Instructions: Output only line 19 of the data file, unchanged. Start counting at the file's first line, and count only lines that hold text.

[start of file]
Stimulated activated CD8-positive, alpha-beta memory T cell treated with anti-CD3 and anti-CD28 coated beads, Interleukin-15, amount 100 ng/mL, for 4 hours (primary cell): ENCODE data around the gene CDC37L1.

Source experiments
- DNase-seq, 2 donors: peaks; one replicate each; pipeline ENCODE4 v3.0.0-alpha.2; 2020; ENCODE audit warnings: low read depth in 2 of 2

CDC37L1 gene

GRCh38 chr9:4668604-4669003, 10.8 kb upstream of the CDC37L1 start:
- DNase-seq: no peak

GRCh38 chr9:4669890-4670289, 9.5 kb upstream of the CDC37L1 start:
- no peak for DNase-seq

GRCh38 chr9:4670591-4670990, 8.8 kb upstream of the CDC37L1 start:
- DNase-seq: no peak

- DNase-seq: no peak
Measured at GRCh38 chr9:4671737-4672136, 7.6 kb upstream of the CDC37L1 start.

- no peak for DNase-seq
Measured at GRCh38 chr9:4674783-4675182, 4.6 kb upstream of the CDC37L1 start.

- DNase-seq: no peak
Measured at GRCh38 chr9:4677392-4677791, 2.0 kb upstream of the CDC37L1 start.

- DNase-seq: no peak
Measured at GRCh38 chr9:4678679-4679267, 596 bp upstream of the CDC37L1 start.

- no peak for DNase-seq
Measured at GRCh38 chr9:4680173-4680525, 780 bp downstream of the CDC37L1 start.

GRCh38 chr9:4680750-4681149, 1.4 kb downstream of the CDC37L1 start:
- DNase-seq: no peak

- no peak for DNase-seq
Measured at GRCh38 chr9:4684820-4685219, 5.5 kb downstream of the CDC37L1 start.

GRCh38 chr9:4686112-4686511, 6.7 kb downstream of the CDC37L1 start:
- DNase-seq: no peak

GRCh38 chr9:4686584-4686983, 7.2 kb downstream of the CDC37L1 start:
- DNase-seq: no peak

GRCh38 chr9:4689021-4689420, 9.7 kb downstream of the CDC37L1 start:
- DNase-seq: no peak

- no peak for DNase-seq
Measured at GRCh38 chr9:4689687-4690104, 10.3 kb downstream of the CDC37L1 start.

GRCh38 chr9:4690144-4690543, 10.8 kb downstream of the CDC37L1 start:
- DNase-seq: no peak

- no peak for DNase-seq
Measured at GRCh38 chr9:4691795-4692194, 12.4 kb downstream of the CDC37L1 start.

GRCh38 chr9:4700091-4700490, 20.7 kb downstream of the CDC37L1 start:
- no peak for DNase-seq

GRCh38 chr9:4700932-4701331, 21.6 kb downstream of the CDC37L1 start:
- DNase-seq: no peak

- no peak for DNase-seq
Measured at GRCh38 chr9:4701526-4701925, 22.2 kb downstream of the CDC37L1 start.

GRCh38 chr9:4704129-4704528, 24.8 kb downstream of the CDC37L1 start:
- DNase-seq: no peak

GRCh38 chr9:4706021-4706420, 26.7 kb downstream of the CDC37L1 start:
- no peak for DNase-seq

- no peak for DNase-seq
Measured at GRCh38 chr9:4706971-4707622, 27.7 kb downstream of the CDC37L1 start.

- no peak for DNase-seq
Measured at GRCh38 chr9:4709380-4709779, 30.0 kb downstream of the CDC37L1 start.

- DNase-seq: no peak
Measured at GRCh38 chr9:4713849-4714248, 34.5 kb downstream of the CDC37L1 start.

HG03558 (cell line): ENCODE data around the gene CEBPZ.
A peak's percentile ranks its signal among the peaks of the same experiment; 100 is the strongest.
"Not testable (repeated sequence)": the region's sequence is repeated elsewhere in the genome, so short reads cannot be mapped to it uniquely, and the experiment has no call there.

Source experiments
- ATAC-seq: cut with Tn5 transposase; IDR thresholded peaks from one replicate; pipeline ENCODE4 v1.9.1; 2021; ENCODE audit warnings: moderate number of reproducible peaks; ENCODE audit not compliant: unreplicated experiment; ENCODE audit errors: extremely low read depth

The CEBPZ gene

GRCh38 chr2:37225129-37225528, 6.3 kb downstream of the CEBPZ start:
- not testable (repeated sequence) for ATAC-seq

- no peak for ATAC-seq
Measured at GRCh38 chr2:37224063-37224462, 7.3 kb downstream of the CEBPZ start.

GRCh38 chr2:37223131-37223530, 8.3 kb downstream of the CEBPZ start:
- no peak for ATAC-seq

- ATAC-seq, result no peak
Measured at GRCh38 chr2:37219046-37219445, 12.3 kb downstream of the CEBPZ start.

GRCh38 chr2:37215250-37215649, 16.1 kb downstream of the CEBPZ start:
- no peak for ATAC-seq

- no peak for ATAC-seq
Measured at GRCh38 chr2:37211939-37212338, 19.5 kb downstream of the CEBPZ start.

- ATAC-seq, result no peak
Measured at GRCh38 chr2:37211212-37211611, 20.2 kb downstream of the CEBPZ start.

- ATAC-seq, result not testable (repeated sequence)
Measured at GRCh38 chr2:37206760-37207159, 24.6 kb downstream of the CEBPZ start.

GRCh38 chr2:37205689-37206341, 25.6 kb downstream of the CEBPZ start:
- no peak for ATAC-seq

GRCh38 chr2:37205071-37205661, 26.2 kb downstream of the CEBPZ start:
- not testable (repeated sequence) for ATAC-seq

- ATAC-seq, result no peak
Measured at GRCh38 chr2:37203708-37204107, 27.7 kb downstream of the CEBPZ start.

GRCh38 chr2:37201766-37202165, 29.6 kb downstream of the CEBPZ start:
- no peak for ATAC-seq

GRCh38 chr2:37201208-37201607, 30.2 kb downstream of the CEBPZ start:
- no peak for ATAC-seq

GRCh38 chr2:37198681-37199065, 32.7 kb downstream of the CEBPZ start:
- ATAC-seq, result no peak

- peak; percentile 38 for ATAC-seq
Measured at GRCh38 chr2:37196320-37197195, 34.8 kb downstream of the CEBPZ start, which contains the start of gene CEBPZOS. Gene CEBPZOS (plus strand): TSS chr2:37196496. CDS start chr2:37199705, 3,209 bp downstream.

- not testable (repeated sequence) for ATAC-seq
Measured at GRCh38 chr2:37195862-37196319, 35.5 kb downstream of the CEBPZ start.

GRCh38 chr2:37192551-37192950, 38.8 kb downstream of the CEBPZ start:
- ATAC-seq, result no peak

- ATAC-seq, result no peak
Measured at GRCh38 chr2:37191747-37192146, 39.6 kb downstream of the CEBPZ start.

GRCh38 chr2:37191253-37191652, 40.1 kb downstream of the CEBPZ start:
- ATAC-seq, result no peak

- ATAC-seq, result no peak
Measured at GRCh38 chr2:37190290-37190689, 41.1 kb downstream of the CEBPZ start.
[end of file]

- no peak for DNase-seq